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Encourage Play Naturally


By Dana Johnson

Play is a critical factor in all areas of child development – physical, social, emotional and cognitive. However, it is increasingly noted that children today seem to be losing their ability to play. Children want to be entertained and can’t seem to play on their own. And children who do play are acting out scenes they’ve seen on television and in movies, not playing out of their own imaginations.

Many child development specialists, psychologists, teachers and health professionals are speaking out on the subject. Groups such as The Alliance for Childhood and the International Association for the Child’s Right to Play are educating parents and policy makers and advocating on behalf of children’s need to play.

Many books are also addressing the importance of play, creativity and imagination, some even refuting marketing by toy companies that claim their toys are based on brain research -- Einstein Never Used Flash Cards by Dr. Roberta Michnick Golinkoff and Dr. Kathy Hirsh-Pasek and Endangered Minds: Why Our Children Don’t Think and What We Can Do About It by Jane Healy, Ph.D. are two good examples.

Getting back to play
The research is clear: Children need to play, and play is how they learn best. True play is child-initiated and led, and children are active participants in creating their own play experiences.

Many children today are accustomed to detailed toys that “do” something in an attempt to entertain them or teach them a specific skill. Press a button and it talks, walks or lights up. Besides evidence that some of these toys may in fact be overstimulating, they undermine play itself. Pushing a button and watching it happen is not play. With this type of toy, children are passive participants with a toy that sets the agenda.

Consider the message we are sending our children about play and learning. Do we simply want them to memorize colors, shapes and state capitals? Or do we also value independent thinkers and problem solvers?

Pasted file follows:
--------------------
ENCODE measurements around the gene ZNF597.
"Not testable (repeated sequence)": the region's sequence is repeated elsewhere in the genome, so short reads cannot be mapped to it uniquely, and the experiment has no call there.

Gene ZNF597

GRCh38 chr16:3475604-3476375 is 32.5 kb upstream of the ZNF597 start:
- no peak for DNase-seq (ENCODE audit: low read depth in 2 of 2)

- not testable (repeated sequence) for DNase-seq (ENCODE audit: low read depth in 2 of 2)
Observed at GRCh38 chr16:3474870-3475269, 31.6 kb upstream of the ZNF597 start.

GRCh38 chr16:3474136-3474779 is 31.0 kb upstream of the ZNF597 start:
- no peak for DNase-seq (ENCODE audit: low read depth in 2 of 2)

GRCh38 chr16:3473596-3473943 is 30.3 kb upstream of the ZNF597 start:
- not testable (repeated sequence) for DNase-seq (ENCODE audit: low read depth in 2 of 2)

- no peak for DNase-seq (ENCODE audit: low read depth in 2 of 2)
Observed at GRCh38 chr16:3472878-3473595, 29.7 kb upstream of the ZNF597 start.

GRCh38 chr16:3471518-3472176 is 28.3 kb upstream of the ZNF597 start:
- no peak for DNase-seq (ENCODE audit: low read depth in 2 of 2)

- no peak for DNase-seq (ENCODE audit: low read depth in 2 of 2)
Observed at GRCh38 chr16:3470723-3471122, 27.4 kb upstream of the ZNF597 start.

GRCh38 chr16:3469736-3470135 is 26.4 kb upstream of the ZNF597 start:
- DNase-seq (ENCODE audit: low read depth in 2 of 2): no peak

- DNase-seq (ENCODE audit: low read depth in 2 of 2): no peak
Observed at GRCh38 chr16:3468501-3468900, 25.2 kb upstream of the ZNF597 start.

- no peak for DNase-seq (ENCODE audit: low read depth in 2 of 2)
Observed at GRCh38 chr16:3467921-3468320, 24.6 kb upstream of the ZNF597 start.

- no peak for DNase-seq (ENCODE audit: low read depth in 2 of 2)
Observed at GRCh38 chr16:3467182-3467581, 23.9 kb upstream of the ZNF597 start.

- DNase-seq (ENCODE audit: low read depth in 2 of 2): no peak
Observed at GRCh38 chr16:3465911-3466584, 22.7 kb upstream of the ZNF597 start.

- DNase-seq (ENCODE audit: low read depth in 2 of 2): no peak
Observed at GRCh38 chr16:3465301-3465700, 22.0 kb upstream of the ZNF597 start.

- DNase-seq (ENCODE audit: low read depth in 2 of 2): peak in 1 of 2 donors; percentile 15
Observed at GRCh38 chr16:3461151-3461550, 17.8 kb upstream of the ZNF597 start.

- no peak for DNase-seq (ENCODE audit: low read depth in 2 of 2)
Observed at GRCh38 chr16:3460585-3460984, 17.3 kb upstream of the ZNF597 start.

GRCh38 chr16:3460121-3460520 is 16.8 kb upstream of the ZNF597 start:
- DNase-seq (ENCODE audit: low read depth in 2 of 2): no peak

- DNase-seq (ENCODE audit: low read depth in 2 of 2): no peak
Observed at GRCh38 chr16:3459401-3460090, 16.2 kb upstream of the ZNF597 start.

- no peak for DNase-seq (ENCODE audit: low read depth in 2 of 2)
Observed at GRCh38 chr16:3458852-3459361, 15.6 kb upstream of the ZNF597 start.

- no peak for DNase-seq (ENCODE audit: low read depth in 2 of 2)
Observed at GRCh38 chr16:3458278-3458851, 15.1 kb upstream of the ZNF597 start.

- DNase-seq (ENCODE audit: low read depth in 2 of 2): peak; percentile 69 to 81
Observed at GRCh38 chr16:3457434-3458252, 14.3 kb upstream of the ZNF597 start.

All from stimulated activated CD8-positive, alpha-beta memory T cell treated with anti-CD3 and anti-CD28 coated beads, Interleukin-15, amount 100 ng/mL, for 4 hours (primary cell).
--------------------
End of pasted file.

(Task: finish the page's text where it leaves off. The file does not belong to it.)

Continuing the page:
In Einstein Never Used Flash Cards, Drs. Golinkoff and Hirsh-Pasek discuss a study showing how play materials that have more than one purpose influenced preschoolers’ ability to solve divergent problems (problems where there is more than one answer). The children who played with such toys were not only more creative problem solvers, but also showed more perseverance and enthusiasm. The children learned to think beyond the objects in what we call “out of the box” thinking.

What can parents do?
Consciously selecting suitable toys can cultivate creative thinking and respects children’s need for actively involved creative play. Simple, open-ended, multi-purpose toys are the key. Toys that are not completely detailed allow children to use their imaginations. Those that allow children to decide how to play with it encourage creativity.

Toys that can be turned into many things facilitate abstract thinking. For example, blocks made of tree branches can be used to create unique structures not possible with traditional blocks. Cloths and silks can be turned into capes, aprons and rivers. Acorns can be used as pretend food or money. Dolls with simple features allow the child to decide if the baby is laughing, crying or sleeping.

I often ask parents to think back for a moment to their childhood. What was your favorite thing to play? What did you like to pretend play for hours on end? Almost without exception, we discover that our favorite play scenarios were those we created out of our own imaginations. We were mommies feeding our babies, superheroes with a towel-turned-cape, explorers of our backyards and neighborhood creeks. Trust these instincts and offer your child endless possibilities for natural creative play.

© Dana Johnson.


Dana Johnson is a former children's play therapist and holds a master's degree in social work. She is the owner of Three Sisters Toys, specializing in natural play materials for children.

 
 
 
 
 
 
 
 
 
 
 
 
 
 
 
 
 
 
 
 
 
 
 
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"The media have become the mainstream culture in children's lives. Parents have become the alternative. Americans once expected parents to raise their children in accordance with the dominant cultural messages. Today they are expected to raise their children in opposition to it."
-- Ellen Goodman, Boston Globe columnist


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